New services. Contractors such as John Newman of Classic Landscapes in Hampton, GA, have been looking to new services in order to increase sales. "Business hasn't been as good as we'd like, but it's getting better," Newman says. "We've learned some things and added some new services over the past few years. For example, we've added LED lighting to the mix. We're talking to existing customers about converting over to LED. Once we explain the benefits (reduced energy costs and longer bulb life), they really like it."
In the commercial arena, Ruppert Landscape has seen an explosion in demand for green roofs, primarily among office and government buildings in an urban setting. "A lot of what goes into these green roofs are lightweight soil mixes, foam media for insulation, and green roof pavers," says Mike Ward, Ruppert's director of pre-construction services. Green roof pavers are designed to be lighter, less emissive and less reflective.
The primary driver behind the increase in green roof popularity is a builder's desire to achieve LEED-certification for a building, which means the building meets a certain standard for energy efficiency and environmental friendliness. Green and sustainability are two buzzwords that have continued to gain traction in the landscaping industry. How much traction they gain in your area can often come down to how you market them.
"I think the term sustainability is a bit overused," Newman relates. "But everybody wants low maintenance. That seems to be a more effective way of marketing it. We're looking at things like low-volume irrigation, less turf where it makes sense, low-maintenance plant beds and dry creek beds, for example."
Newman has also adopted an organic approach when it comes to new plantings. "We don't use high-nitrogen fertilizer anymore," he points out. "We now put down beneficial soil microbes like mycorrhizal in the backfill with organic compost. We've had very little plant death. It does add a little cost to a job, so be prepared to educate the client."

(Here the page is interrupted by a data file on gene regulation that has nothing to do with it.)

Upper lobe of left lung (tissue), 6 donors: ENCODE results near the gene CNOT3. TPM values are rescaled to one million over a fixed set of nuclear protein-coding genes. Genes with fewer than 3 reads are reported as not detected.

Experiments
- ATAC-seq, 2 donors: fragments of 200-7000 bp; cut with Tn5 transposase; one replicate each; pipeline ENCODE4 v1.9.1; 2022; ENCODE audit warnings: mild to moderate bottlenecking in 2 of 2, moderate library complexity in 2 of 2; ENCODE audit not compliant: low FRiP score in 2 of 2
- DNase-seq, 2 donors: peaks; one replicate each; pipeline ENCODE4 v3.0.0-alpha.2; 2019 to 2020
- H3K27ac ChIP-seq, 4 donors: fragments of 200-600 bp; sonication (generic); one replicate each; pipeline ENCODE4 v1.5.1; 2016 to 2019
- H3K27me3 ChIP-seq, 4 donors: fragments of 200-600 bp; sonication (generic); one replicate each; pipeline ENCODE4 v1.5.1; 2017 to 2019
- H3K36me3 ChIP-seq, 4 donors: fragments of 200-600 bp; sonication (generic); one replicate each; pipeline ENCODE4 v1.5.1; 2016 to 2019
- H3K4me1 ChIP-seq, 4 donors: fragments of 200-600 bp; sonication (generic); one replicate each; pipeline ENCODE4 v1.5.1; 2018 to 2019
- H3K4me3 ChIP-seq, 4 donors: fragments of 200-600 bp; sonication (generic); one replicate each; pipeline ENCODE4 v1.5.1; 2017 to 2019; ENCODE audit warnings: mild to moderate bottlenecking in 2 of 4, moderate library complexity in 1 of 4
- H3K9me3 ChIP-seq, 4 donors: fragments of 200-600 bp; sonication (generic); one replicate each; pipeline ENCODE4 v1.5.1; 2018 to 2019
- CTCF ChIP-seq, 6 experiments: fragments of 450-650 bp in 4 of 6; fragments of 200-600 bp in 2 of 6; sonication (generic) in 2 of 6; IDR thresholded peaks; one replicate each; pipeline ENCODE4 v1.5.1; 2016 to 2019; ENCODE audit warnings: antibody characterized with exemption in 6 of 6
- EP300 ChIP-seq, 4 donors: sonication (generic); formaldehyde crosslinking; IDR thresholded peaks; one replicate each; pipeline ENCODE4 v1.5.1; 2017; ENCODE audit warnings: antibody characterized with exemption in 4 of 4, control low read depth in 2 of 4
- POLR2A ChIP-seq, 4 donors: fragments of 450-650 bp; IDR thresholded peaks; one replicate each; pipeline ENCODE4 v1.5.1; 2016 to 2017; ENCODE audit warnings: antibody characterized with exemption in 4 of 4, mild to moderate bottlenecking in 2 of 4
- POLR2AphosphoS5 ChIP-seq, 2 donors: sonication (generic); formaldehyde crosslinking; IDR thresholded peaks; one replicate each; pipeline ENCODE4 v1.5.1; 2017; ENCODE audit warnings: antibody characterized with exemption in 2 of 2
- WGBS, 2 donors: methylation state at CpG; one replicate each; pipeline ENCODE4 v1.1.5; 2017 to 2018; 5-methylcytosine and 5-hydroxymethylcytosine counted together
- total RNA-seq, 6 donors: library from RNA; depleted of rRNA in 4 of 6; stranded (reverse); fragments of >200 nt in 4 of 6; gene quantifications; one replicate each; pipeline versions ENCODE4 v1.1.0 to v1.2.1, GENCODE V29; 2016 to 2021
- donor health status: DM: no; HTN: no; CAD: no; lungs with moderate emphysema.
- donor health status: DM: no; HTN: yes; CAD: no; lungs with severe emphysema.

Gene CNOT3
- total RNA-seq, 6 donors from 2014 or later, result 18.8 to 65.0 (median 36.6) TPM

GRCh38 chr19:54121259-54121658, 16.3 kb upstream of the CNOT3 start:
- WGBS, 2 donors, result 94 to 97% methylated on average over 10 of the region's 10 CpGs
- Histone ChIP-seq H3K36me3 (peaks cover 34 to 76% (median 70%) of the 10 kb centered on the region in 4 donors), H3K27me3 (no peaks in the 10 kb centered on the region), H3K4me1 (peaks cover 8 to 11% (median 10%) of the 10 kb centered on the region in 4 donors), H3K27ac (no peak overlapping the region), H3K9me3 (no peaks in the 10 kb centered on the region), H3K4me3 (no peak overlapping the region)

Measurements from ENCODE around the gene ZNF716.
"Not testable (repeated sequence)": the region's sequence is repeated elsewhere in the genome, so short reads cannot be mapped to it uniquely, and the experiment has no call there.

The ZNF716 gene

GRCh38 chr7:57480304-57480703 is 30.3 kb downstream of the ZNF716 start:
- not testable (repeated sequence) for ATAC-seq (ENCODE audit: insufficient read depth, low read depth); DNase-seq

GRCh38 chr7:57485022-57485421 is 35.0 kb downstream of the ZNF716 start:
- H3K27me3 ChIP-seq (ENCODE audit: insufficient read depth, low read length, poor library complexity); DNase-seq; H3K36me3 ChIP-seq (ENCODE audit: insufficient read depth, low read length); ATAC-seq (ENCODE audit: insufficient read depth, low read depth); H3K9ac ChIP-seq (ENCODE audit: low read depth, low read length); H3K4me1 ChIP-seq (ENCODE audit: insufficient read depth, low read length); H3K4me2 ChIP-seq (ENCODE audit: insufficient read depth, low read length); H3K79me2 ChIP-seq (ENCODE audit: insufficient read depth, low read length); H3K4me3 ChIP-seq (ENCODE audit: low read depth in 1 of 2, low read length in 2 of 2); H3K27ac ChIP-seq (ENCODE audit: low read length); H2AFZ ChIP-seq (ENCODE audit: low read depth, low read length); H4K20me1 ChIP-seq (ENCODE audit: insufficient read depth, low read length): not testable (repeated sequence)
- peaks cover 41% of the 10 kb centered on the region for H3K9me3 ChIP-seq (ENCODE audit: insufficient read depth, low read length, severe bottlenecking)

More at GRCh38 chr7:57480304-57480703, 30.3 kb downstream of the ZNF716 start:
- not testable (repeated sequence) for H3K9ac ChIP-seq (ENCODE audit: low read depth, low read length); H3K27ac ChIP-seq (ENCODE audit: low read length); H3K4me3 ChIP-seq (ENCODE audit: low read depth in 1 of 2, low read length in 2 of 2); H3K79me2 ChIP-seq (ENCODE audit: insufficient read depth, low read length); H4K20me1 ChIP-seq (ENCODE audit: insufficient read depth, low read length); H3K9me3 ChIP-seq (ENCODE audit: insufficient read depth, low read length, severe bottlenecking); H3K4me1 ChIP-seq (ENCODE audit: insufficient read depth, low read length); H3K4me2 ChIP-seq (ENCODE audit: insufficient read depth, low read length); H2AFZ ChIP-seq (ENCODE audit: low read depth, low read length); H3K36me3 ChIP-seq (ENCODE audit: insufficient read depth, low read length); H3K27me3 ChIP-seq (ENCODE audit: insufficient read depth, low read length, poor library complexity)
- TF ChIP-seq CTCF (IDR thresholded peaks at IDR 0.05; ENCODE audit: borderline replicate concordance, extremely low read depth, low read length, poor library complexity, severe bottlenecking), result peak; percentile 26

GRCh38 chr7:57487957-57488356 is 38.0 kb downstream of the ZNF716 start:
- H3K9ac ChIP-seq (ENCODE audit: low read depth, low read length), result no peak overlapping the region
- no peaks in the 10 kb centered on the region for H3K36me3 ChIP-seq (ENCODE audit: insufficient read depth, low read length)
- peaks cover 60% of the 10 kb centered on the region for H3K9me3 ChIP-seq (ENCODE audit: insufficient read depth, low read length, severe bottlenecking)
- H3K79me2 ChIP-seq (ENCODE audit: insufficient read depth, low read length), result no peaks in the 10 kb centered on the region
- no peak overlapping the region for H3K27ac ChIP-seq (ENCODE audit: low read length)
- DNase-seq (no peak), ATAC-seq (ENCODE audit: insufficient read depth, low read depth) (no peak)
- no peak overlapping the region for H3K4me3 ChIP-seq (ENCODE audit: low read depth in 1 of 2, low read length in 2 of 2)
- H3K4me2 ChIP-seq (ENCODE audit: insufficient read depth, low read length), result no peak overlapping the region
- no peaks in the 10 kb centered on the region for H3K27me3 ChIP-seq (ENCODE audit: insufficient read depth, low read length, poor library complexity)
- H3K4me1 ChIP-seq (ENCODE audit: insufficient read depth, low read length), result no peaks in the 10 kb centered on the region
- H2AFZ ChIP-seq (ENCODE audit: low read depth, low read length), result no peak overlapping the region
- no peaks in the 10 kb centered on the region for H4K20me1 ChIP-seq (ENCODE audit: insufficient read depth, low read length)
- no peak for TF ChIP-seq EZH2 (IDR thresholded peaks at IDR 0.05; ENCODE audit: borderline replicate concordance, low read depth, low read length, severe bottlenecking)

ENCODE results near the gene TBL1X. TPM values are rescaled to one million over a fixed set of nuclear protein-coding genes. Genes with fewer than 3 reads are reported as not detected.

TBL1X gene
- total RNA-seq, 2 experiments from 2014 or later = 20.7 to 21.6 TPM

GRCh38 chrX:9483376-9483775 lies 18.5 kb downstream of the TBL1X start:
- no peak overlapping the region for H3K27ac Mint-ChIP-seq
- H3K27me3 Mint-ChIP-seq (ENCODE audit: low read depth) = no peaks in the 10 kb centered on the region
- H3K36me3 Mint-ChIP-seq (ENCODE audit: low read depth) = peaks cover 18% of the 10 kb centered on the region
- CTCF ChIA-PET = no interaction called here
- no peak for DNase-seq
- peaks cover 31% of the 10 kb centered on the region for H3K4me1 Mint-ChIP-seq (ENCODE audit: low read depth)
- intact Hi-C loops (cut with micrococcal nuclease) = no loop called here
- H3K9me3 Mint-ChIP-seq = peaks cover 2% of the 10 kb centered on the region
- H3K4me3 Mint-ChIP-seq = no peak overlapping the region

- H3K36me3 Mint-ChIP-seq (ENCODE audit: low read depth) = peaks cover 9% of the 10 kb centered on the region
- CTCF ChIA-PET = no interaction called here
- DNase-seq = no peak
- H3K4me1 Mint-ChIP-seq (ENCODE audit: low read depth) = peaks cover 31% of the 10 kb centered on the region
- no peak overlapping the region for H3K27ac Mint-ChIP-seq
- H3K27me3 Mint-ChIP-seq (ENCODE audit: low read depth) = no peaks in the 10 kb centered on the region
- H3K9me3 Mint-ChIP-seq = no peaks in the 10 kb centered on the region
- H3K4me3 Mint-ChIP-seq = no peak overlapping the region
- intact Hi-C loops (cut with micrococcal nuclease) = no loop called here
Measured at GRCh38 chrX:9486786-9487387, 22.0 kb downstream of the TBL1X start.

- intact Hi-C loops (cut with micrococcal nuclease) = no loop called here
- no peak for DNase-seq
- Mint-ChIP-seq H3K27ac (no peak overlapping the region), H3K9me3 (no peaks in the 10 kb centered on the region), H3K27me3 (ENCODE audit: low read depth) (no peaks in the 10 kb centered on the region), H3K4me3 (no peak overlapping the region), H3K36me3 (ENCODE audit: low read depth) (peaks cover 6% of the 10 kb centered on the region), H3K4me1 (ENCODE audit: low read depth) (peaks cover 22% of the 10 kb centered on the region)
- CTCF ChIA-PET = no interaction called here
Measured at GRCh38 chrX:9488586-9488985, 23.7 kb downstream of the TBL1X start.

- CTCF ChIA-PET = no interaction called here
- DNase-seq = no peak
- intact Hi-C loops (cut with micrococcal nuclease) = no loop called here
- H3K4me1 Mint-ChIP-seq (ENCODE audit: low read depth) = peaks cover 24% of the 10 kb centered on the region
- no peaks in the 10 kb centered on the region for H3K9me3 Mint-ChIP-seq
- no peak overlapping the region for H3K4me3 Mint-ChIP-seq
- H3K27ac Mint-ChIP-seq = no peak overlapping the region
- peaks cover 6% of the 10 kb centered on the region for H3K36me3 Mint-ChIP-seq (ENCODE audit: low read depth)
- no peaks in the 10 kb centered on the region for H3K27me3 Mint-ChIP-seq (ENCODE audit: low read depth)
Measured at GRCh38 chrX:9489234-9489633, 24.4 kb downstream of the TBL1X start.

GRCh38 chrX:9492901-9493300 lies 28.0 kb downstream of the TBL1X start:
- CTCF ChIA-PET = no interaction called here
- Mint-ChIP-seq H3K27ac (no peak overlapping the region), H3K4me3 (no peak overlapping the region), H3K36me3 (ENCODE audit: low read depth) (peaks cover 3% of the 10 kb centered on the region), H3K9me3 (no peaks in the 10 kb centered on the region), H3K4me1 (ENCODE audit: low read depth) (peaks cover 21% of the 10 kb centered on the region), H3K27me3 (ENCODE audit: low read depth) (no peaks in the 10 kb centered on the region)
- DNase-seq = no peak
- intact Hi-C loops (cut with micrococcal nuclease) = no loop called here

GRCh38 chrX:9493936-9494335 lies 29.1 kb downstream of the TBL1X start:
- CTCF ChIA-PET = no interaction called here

Better sales process. Be careful, though. Throwing too many scientific, fancy-sounding terms around may cause the client to turn skeptical. The bottom line, though, is that the client wants what works. They also want—or perhaps need—to stay within their budget.
"In the past, we could walk away from an initial client meeting and come back with a huge proposal that the client would typically go for," Newman relates. "Not today. Now we won't leave that first meeting without a budget, or at least a first-phase budget. If you don't do that, there's a good chance that you'll end up pricing yourself out of contention."
The bid/build world also remains very budget-conscious. According to Ward, Ruppert Landscape is asked to value engineer roughly half of the designs it is given. "We go through and look at what the architect specified, looking for lower-cost alternatives that will not affect the design intent of the architect," Ward says. "An example is polystyrene foams for green roofs. Expanded tends to be less expensive than extruded, but still works very well."
Trends in landscape design
A budget-conscious general public is a trend landscape contractors will likely continue to face for a while. Here's a look at some other trends in landscape design.
Outdoor living spaces still hot. The American love affair with the back yard shows no signs of letting up, according to a recent study from the American Society of Landscape Architects (ASLA). Roughly 91% of landscape architects said outdoor living spaces remain quite popular. Defined as kitchen and entertainment spaces, the following elements are in high demand:
- Fireplaces or firepits – 95.8%
- Dining areas – 95.7%
- Landscape lighting – 93.1%
- Water features – 89.9%
- Installed seating – 86.9%
- Weatherized outdoor furniture – 81.2%
- Spas – 80.4%
- Pools – 79.2%
When it comes to pools, designer Gina Samarotto says people are moving away from free-form style to linear. A lot of people are also gravitating toward the color orange. "The 2012 Pantone Color of the Year, Tangerine Tango, can definitely be seen in the landscape," says Samarotto, principal at Samarotto Design Group in the greater New York City area. "Echinacea 'Tiki Torch' is a great example."
Hardscaping represents another popular outdoor living feature that's showing no signs of letting up. "(In commercial), we're seeing requests for a lot more pavers and natural stone work than concrete," Ward says. In the residential business, Newman says that he's seeing quite a bit of demand for smaller jobs like patios and walkways, although large jobs like complete driveways have fallen off a bit.